Flyovers register dramatic images of the Amazon and belie Bolsonaro’s speech at the UN
he expedition took place between September 14 and 17, in the municipalities of Porto Velho (Rondônia state) and Lábrea (southern Amazonas state).
Despite President Bolsonaro’s speech at the 76th UN General Assembly, the Amazon rainforest remains shrouded in smoke and torn by criminal and unchecked devastation. This scenario was confirmed by the flyovers carried out last week by the Amazon in Flames Alliance, promoted by such organizations as Amazon Watch, Greenpeace Brazil and the Brazilian Climate Observatory. The expedition took place between September 14 and 17, in the municipalities of Porto Velho (Rondônia state) and Lábrea (southern Amazonas state).
“While Bolsonaro was en route to New York, we flew over the Amazon to record the reality of the destruction of the largest tropical rainforest in the world: illegal deforestation and burning. The images don’t lie, but the same cannot be said of the President’s speech at the UN,” remarks Stela Herschmann, climate policy specialist at the Climate Observatory.
The first images by the project released today show large areas deforested in July and already consumed by fire — polygons ranging from 1,550 to 2,450 hectares, or the equivalent to 2,012 to 3,181 soccer fields — among the five largest deforestation areas in the state of Amazonas. The following were also detected: scars from mining activities within protected areas, illegal landing strips, large plots of land being prepared for planting, and cattle grazing alongside recent fires.
More images available here. They can be used freely, provided due credit is given to: Victor Moriyama/Amazon in Flames (photos) and Fernanda Ligabue (videos).
Under the Bolsonaro administration, Amazonas surpassed Rondônia as the third state with the worst level of deforestation, according to the Brazilian National Institute of Space Research – INPE’s Prodes system. According to data from the Programa Queimadas – INPE, from January to mid-September, 2021, there were around 12,000 heat spots in Amazonas state. In August alone, 8,588 spots were registered in the state, surpassing the record for the same month in 2020, which, in turn, had surpassed that of 2019. Labrea is the most critical area in the country, with 2,959 heat spots in 2021. Porto Velho is the second municipality in number of fires, with 2,700 heat spots — the Brazilian capital where the Amazon rainforest is burned the most.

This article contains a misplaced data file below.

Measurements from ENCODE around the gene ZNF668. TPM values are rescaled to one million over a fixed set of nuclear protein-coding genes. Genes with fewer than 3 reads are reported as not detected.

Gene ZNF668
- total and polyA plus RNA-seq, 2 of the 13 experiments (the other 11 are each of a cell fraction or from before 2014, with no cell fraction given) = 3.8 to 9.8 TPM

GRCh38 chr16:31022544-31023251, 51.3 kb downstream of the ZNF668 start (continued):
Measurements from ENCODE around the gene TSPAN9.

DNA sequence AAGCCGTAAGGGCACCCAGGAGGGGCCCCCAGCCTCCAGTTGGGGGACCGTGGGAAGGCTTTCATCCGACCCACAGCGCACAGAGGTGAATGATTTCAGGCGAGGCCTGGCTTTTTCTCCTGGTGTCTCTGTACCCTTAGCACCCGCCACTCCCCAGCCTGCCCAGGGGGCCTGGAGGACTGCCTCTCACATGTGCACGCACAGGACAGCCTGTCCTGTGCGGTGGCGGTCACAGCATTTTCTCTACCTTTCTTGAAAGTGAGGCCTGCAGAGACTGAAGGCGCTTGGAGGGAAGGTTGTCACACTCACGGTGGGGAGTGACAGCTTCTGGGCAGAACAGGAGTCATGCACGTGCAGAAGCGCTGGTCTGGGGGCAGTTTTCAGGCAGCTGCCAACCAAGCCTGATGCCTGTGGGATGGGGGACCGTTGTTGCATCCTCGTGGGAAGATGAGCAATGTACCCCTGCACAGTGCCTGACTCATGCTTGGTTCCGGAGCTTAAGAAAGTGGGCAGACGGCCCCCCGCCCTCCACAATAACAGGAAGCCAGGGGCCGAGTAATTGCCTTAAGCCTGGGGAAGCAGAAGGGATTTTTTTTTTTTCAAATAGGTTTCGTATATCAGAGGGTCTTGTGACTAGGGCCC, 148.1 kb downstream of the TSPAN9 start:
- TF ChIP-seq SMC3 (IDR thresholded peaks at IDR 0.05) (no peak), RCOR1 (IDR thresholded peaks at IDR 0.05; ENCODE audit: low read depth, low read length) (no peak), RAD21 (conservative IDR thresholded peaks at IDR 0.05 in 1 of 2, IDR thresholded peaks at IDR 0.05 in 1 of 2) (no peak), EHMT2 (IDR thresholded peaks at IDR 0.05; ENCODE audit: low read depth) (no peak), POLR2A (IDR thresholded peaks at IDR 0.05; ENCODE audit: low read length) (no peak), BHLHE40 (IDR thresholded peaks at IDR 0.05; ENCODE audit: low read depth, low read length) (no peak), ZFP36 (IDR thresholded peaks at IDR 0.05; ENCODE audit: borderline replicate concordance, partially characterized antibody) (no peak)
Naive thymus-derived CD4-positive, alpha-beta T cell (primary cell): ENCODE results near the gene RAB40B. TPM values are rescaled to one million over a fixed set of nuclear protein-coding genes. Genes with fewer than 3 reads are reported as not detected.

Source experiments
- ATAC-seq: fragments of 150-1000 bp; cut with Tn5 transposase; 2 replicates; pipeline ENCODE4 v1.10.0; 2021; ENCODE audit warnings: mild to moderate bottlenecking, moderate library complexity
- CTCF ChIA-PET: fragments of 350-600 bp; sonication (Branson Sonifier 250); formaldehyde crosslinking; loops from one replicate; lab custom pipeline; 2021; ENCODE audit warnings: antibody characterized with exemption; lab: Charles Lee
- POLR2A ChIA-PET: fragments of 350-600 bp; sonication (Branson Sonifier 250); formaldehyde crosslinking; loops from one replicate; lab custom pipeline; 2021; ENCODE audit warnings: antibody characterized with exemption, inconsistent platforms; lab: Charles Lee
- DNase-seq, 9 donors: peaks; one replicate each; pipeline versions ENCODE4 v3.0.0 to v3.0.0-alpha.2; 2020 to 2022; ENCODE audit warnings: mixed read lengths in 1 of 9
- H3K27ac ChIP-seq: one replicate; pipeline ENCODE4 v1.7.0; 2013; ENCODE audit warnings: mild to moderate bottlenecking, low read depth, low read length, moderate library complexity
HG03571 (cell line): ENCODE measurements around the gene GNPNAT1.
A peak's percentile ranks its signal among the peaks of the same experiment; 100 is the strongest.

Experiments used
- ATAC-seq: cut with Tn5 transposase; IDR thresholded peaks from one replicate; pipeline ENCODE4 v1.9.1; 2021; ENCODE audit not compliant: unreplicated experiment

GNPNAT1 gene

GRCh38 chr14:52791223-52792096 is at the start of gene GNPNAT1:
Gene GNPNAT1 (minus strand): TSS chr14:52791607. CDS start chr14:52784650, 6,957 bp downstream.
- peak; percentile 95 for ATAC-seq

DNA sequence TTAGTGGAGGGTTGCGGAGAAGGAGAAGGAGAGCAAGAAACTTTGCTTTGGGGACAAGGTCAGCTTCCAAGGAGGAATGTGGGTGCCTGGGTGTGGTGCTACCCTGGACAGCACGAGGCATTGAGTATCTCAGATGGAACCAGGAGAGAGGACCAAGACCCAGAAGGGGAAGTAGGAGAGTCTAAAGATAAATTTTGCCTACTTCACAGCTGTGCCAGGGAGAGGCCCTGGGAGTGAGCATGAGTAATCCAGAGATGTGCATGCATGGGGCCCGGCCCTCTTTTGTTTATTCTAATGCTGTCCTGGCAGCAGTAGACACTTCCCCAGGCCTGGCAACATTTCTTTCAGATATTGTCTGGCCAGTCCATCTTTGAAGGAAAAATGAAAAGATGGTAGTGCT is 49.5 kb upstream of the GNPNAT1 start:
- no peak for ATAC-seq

“What we saw from above was the forest covered in smoke and torn by criminal and unchecked devastation on the ground,” says Romulo Batista, spokesperson for the Greenpeace Brazil Amazon Campaign. Batista has lived and worked in the region for the past 15 years. “Setting fire to the forest is part of the deforestation cycle, which includes the initial removal of the most valuable trees, a financial benefit for those who invest in land grabbing — this land, in general, ends up being transformed into pastures. And it is a crime, as set forth in the Executive Order No. 10,735, of June 28, 2021, which bans the use of fire in agricultural and forestry activities in Brazil.” It is worth noting that on the same date, the federal government authorized, for the third time, the use of military troops to combat environmental crimes with a focus on illegal deforestation, a strategy that has already proven ineffective in the past.
Strategic and coordinated intelligence actions to punish these criminals are increasingly necessary and critical. “Enforcement agencies such as IBAMA need to recover their capacity to act, with the freedom and support they had before, when Brazil was a world reference in the fight against deforestation. Losing the southern Amazon, considered the heart of the Amazon, could bring us even closer to the forest’s tipping point. This is a time to act against the crimes, and not to cover them up,” says Ana Paula Vargas, Amazon Watch Brazil Program director.
About Amazon in Flames Alliance: a partnership between Amazon Watch, Greenpeace Brazil and the Brazilian Climate Observatory that carries out flightovers to monitor and disseminate information on forest areas that have been deforested and/or threatened by deforestation, fire and mining.
Camila Rossi – Amazon Watch: [email protected]; + 55 11 98152-8476
Solange A. Barreira – Climate Observatory: [email protected]; + 55 11 98108-7272
Karen Mota – Greenpeace Brasil: [email protected] ; +55 11 97252-6867